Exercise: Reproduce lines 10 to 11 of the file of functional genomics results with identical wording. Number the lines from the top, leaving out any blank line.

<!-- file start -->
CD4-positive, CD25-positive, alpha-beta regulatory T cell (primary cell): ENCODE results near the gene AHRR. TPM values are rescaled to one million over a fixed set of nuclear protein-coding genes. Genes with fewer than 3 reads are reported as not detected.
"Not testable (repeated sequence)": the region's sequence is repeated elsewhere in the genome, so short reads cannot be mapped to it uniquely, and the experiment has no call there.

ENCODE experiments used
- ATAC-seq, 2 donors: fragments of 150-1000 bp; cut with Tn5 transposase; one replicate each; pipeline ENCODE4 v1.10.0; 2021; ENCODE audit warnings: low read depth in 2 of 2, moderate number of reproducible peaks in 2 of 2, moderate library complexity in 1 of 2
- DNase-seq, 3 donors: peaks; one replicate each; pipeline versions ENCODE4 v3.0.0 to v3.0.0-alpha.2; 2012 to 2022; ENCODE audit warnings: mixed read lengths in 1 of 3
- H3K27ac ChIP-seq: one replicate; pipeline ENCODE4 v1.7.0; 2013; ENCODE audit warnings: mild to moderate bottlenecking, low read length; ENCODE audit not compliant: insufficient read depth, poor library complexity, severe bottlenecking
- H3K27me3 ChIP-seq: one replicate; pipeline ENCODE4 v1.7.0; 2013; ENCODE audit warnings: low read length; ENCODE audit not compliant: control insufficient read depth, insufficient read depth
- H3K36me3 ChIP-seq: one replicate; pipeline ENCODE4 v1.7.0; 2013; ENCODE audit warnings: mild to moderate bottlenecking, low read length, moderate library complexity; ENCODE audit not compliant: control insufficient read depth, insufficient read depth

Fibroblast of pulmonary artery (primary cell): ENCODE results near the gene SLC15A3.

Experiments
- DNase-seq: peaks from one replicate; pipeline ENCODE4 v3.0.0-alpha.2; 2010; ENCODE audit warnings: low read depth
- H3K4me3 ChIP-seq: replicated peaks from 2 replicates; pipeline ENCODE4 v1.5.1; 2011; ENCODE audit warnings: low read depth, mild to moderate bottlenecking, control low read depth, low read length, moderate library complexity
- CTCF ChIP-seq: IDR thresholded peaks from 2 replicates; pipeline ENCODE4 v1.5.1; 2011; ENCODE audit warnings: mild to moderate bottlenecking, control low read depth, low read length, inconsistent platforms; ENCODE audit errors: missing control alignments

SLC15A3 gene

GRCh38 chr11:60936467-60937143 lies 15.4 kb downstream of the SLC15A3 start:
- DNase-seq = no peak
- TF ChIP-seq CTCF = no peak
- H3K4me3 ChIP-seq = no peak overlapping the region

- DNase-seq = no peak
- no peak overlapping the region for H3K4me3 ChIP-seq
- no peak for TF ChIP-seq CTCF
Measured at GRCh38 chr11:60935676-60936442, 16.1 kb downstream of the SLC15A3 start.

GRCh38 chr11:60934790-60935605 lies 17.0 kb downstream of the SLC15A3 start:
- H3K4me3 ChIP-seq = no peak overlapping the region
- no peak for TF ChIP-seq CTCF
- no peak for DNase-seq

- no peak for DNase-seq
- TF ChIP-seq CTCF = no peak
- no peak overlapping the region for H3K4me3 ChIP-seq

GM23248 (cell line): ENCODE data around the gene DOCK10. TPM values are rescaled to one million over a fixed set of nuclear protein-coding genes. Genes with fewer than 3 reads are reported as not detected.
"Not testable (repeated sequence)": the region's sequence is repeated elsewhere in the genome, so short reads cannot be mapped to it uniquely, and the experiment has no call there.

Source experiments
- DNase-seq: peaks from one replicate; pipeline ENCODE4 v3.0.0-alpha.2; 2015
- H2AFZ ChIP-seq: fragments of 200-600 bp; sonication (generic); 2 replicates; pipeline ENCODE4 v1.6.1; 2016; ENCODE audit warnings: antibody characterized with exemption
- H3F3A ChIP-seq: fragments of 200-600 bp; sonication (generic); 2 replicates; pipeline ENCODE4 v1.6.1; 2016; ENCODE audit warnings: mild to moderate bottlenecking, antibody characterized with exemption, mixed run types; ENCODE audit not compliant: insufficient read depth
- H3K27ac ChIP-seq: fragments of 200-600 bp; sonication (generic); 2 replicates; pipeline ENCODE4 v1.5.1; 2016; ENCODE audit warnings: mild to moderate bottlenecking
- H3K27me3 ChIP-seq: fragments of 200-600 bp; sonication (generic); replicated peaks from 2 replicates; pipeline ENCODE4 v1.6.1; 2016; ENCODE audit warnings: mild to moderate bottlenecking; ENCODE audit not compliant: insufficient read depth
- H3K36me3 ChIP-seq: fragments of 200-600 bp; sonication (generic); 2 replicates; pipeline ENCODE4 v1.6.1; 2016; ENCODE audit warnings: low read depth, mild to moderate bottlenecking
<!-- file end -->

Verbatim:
Experiments
- DNase-seq: peaks from one replicate; pipeline ENCODE4 v3.0.0-alpha.2; 2010; ENCODE audit warnings: low read depth